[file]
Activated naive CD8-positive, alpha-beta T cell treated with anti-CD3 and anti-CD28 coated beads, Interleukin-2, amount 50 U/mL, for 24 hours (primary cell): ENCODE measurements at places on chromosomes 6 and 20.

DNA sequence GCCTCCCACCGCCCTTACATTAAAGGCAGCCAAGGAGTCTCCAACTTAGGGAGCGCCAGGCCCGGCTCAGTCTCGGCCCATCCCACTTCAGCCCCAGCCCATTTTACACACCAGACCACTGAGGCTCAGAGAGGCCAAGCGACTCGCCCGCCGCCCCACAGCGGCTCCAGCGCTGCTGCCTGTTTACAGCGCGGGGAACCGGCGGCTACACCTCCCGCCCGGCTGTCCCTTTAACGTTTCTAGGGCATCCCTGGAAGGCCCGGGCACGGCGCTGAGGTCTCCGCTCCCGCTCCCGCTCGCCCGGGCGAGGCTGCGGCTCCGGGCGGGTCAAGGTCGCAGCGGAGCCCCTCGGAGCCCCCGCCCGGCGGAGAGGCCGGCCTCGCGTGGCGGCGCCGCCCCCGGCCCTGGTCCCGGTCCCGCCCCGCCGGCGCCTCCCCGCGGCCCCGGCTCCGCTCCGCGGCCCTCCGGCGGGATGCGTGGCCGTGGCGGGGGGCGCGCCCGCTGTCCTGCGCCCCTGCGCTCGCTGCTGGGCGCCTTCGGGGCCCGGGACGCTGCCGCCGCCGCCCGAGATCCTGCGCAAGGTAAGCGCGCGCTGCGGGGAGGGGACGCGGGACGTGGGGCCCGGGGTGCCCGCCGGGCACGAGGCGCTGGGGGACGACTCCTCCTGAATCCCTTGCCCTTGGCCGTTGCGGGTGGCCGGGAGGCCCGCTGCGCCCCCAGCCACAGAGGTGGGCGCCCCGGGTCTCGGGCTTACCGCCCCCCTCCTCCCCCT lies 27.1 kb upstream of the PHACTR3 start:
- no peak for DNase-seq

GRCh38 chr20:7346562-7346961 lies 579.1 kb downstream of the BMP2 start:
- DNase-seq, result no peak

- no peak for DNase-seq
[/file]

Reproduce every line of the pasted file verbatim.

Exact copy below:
Activated naive CD8-positive, alpha-beta T cell treated with anti-CD3 and anti-CD28 coated beads, Interleukin-2, amount 50 U/mL, for 24 hours (primary cell): ENCODE measurements at places on chromosomes 6 and 20.

DNA sequence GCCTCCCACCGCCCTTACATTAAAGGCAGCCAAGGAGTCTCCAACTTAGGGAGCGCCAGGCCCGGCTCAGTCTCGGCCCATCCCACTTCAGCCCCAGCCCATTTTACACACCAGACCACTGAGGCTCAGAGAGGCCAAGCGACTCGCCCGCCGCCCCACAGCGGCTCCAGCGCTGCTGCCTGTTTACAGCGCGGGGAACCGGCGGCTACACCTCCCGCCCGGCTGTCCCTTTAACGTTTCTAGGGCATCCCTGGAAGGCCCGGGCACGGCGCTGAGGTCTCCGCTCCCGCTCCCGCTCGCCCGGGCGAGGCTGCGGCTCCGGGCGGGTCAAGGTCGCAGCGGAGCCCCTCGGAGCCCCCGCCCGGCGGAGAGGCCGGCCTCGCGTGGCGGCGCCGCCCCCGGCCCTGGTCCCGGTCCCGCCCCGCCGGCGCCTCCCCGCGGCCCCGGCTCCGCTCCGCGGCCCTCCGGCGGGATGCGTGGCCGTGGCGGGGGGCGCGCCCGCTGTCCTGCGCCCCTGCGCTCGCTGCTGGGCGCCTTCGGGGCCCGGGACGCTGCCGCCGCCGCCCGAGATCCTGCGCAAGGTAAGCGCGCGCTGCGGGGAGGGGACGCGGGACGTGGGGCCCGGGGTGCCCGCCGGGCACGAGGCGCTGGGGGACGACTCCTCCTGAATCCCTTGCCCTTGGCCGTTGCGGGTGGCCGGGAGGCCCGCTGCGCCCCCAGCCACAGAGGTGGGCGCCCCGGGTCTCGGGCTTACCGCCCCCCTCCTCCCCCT lies 27.1 kb upstream of the PHACTR3 start:
- no peak for DNase-seq

GRCh38 chr20:7346562-7346961 lies 579.1 kb downstream of the BMP2 start:
- DNase-seq, result no peak

- no peak for DNase-seq